Catholic owned Company has Award Rescinded for Challenging Obama Health Law
by VALERIE RICHARDSON
August 20, 2012
The Newland family didn't spend 50 years building a business here for the plaudits, but when a Denver city councilwoman moved to recognize them with an anniversary proclamation, the clan was flattered.
So it came as a disappointment last week when the Newlands learned the council had decided to cancel the honor. Especially when they found out the reason: their successful legal challenge against the Obama health reform's birth control, sterilization and abortion mandates.
"When the ruling came down from Judge Kane's courtroom, we got a call from the councilwoman, who said that due to the controversial nature of what we were engaged in, it wasn't appropriate for her to honor us as she'd originally planned," said William Newland, who co-owns Hercules Industries with his three siblings.
District Judge John Kane granted the company's request for a temporary injunction July 27 against the Affordable Care Act's requirement that employers provide insurance coverage for abortion-inducing drugs, sterilization and contraception, regardless of their religious beliefs.
Mr. Kane's order said the Obama administration's mandate "disregards religious conscience rights that are enshrined in federal statutory and constitutional law."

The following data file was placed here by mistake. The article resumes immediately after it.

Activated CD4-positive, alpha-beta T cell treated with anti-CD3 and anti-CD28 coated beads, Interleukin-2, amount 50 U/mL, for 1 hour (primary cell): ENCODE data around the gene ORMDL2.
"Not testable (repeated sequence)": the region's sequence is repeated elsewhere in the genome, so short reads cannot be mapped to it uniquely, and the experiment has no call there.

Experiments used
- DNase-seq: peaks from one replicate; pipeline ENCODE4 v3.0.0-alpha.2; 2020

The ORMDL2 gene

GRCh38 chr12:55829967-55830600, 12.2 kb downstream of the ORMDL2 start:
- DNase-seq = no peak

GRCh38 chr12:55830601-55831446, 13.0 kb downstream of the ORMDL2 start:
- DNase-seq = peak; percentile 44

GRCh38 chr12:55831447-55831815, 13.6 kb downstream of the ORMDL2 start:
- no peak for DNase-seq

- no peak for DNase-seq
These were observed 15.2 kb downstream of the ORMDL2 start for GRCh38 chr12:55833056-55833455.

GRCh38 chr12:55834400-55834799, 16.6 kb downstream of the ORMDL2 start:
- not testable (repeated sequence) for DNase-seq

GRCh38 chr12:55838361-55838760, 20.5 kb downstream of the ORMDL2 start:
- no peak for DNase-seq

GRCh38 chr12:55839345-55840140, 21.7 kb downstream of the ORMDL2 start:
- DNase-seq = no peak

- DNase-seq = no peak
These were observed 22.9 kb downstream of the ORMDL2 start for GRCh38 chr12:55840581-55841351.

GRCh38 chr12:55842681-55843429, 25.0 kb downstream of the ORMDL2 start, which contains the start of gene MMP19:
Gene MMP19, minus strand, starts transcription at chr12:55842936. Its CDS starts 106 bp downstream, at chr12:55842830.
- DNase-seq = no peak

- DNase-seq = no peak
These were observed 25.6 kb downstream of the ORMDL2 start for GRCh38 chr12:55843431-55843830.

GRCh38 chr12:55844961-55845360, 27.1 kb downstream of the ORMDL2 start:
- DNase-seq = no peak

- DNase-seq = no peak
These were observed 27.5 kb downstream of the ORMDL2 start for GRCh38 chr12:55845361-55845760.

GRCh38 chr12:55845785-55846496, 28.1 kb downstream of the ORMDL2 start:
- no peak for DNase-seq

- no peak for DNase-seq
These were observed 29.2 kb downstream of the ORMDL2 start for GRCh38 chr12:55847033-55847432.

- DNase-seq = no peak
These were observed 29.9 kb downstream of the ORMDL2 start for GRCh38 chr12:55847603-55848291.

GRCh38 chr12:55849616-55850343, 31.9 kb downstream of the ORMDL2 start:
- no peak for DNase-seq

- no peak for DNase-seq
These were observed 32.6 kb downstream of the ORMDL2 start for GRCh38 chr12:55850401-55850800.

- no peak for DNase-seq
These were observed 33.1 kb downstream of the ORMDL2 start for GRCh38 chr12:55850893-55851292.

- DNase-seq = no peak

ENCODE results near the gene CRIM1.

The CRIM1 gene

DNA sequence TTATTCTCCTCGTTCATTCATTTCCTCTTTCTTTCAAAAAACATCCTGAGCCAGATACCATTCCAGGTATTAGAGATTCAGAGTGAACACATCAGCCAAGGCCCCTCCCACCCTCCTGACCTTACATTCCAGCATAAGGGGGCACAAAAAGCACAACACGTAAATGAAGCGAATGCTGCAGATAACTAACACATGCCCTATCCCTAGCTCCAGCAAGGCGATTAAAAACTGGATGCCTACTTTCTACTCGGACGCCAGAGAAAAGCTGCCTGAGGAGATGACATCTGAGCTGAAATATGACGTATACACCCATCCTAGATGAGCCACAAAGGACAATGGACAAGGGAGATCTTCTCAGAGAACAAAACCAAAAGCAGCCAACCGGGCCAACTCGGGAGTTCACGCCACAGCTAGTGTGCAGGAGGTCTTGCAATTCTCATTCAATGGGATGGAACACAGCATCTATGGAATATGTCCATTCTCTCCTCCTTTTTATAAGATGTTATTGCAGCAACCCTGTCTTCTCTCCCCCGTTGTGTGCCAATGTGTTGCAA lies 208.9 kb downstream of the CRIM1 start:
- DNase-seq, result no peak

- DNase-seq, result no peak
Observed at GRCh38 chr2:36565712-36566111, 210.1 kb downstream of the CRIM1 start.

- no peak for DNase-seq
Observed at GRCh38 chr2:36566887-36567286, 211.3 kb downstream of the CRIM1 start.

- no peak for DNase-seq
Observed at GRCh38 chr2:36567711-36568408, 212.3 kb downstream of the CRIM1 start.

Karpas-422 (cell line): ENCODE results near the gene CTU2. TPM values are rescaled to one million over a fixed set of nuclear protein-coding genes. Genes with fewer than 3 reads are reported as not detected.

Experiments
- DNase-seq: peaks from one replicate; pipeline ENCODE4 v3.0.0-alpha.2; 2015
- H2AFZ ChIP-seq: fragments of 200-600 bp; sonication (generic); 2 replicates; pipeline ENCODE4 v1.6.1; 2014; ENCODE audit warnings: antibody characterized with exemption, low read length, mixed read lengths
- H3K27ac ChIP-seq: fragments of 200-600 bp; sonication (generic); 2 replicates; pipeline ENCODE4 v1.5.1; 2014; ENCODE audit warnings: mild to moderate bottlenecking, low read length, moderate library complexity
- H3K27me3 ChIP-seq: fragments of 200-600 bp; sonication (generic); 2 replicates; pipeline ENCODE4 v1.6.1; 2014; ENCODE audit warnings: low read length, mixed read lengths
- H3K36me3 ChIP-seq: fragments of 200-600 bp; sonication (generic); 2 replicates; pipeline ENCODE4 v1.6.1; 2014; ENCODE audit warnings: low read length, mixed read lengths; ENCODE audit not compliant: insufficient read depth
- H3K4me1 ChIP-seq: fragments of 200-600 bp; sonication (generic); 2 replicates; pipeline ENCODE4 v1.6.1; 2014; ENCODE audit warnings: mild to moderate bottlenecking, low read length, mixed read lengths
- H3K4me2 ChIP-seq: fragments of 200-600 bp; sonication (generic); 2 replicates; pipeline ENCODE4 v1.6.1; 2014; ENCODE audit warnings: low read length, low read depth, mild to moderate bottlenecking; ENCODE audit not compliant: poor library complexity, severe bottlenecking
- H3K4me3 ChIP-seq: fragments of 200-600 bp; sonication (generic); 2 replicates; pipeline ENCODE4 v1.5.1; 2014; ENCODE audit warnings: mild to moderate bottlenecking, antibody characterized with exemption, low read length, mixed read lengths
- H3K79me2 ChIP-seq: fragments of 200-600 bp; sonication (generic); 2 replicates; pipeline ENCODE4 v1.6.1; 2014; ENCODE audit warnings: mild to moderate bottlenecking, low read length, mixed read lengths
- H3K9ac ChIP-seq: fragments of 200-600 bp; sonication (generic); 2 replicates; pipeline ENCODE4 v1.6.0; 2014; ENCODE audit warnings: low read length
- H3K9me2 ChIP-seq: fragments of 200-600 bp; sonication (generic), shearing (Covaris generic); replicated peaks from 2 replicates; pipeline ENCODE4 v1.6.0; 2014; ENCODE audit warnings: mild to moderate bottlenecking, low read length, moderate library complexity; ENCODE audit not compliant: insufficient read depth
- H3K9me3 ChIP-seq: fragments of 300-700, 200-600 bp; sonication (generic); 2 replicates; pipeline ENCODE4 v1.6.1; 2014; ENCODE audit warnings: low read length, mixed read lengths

The Justice Department had argued that a for-profit business cannot lay claim to a religious belief.
The Newlands run Hercules Industries, which manufactures sheet-metal heating and cooling components, in line with their Catholic faith.
"The fact that the Newlands care about religious freedom shouldn't disqualify them from being recognized for what has been an incredible level of community support," said Matt Bowman, the Alliance Defending Freedom attorney representing Hercules Industries in the lawsuit.
The Newlands, who employ about 300 full-time workers, have also been active in local charities and restoration projects. At one point, they bought and restored a circa-1890 cotton mill in Denver, earning it a listing on the National Registrar of Historic Places.
"I was pretty excited about being recognized by the City Council, so it was pretty deflating," said Mr. Newland. "But our purpose, which is to fight for our religious freedoms, is a far greater cause than a proclamation we can hang on a wall. There's no contest there, as far as we're concerned."